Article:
It is also important to determine the cuff needed and whether workers will require a sleeve. Gloves are available with rolled, pinked/serrated, straight, knitwrist, slip-on, safety and gauntlet cuffs. Sleeves are offered in a variety of lengths and are made of various materials to protect workers from a range of hazards.

Workers are more likely to wear their gloves — and keep them on — when they understand the products' purposes and why specific hand protection products were selected. To be effective, a safety training program should involve all affected employees, not just line workers who will wear the gloves and sleeves, but department chairpersons and executive personnel who should understand the safety program and its potential for reducing the costs associated with workplace injuries.

Ansell Healthcare recently worked with a large airline manufacturer to address a situation in which workers were required to apply a chemical mixture by hand. A number of workers had reported skin irritations and sensitivity to the mixture — even though some were wearing gloves.

After assessing the problem and talking with workers, Ansell recommended that employees double-glove, with workers changing the outside glove after a specified period of time. All employees were required to participate in training so they would understand the glove changing/disposal process and the risks associated with not changing the gloves as recommended.

Since workers completed the training and began double-gloving, the airline has been able to use a less expensive glove while providing workers with a higher level of protection. Both of these advantages have positively impacted the airline carrier's bottom line.

The following points should be addressed during PPE training:

Why and when hand and arm protection is needed. Workers must recognize that they will need to wear hand and/or arm protection any time they are exposed to specific workplace hazards such as chemicals, extreme heat or cold and equipment with sharp or jagged edges. They must understand the type(s) of gloves that will provide the greatest level of protection for specific applications. If workers are provided gloves and sleeves made of KEVLAR, for example, they should know why it is important for them to wear these particular gloves or sleeves and why this specific product was chosen.

Workers must also recognize that a single style of glove will not necessarily work for all applications and that wearing gloves or sleeves does not automatically eliminate the hazard. Some workers assume that once they have the gloves on their hands, they are totally protected from any harm, which, of course, is not true.

How to use hand and arm protection products. To achieve the highest level of protection, workers must use the hand and arm protection products provided and use them properly. Improper use could increase the risk of injury and create a false sense of security.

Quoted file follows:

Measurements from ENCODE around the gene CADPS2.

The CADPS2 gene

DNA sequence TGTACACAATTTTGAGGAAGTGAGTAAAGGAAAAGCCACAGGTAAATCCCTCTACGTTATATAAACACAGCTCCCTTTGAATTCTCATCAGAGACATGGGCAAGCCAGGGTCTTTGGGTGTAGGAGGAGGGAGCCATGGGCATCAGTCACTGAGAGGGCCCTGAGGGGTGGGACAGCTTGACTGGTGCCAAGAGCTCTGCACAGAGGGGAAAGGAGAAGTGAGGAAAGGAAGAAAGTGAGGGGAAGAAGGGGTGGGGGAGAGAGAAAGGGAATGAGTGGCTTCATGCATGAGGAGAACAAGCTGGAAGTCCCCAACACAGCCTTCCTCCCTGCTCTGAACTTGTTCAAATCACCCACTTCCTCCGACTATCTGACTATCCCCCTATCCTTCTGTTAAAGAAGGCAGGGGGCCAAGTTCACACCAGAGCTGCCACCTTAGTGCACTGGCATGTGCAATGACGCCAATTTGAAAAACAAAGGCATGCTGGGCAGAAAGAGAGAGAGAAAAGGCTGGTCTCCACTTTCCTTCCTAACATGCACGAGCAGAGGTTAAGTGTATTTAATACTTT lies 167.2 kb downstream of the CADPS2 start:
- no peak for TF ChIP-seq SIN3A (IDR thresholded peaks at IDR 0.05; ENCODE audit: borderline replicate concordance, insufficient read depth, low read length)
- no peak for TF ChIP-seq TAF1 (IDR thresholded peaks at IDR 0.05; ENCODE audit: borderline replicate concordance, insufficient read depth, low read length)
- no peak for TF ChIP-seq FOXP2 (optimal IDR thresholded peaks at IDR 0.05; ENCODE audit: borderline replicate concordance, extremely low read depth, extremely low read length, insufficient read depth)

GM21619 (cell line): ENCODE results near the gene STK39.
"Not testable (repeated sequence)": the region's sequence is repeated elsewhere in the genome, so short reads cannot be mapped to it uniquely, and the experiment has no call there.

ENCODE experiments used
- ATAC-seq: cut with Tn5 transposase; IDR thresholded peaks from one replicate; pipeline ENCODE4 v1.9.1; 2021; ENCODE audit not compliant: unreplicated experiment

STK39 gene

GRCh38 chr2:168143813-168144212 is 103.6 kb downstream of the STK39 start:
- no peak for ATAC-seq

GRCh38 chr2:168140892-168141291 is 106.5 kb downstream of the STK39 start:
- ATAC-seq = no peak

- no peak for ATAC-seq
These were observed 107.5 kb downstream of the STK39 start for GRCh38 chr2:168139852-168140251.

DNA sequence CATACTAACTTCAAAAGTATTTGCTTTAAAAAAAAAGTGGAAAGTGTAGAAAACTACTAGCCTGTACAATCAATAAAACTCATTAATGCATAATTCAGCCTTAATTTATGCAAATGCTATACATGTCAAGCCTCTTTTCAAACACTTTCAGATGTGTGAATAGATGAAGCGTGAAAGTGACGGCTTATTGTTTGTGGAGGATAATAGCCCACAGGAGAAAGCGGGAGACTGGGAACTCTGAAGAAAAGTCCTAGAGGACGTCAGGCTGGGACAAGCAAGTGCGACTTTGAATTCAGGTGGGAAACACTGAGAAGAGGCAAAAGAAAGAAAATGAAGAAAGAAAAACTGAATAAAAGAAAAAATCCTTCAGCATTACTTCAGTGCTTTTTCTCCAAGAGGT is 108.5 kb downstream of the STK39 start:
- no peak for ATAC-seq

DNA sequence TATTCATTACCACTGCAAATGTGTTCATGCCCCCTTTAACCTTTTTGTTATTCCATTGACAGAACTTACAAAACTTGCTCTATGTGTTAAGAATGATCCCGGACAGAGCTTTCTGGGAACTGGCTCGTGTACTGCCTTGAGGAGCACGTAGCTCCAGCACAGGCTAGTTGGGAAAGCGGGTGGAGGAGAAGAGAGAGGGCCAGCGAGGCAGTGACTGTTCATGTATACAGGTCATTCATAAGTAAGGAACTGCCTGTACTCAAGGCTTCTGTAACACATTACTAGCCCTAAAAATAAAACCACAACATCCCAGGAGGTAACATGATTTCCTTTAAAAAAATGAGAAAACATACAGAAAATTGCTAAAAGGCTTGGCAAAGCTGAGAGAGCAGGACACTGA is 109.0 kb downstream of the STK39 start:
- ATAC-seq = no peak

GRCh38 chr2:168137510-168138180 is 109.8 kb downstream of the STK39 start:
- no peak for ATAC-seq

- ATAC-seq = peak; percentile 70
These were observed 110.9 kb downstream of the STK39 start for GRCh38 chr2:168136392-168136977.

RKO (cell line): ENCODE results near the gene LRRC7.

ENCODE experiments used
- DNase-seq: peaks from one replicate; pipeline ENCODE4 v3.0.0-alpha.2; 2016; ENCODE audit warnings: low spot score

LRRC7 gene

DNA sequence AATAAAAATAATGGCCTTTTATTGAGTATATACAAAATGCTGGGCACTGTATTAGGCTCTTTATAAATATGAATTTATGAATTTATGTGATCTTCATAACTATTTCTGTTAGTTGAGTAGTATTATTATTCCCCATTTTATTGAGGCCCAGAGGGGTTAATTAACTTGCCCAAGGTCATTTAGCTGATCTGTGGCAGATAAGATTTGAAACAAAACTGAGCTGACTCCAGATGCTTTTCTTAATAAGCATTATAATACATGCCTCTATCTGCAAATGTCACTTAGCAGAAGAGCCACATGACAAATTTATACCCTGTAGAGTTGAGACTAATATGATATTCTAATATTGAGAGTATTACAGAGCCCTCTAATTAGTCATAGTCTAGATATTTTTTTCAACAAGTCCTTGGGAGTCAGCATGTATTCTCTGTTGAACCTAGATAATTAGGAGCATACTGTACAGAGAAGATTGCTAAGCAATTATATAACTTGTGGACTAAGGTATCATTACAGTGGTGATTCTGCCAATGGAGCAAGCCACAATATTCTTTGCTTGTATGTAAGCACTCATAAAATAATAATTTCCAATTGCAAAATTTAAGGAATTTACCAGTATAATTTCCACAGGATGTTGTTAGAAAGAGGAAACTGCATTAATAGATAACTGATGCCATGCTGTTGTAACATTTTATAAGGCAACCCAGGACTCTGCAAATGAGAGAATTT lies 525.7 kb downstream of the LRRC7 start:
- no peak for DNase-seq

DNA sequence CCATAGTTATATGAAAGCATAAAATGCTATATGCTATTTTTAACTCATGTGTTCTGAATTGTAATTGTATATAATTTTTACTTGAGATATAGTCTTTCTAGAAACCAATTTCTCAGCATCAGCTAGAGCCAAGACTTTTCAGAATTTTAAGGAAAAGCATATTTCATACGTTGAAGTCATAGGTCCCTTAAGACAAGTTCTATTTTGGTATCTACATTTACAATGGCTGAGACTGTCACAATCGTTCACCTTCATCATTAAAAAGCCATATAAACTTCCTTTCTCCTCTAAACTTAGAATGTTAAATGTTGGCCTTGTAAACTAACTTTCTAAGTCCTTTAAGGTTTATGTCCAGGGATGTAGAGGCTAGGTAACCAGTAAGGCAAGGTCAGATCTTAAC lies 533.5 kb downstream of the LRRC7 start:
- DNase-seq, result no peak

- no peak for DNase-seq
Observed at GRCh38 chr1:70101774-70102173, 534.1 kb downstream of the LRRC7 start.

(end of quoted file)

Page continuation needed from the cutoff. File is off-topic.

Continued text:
Glove and sleeve care, repair and storage. Workers must learn to identify when gloves and sleeves need to be replaced. Gloves and sleeves that are torn, split or otherwise damaged should not be worn. Most manufacturers provide guidelines for cleaning, inspecting and storing these products.

To maximize their useful life, gloves and sleeves should be stored in a cool, dark environment where they are shielded from ozone and ultraviolet light. They should also be stored away from steam pipes, radiators and other heat sources that could impair their effectiveness and shorten their useable life.

The training tools and methods used to educate employees will vary from manufacturer to manufacturer and may range from brochures and signage to training videos, group meetings and interactive CD-ROMs. Bulletin boards, newsletters and posters are also effective vehicles for reminding and updating employees about safety procedures and equipment.

To maximize efficiency, manufacturers should consider offering safety information across multiple plant sites. Additionally, some companies have successfully created Web-based training programs that are available to workers at a number of locations. Whatever methods the manufacturer chooses to use, training should be continuous and administered to all new employees and anyone involved with product or process changes. Manufacturers should also look for opportunities to share best practices among facilities.

Initiating proper controls can help manufacturers reduce the costs associated with glove and sleeve spoilage, waste, theft, misapplication and non-compliance. To implement effective controls, however, management must be able to institute and monitor glove and sleeve wear practices.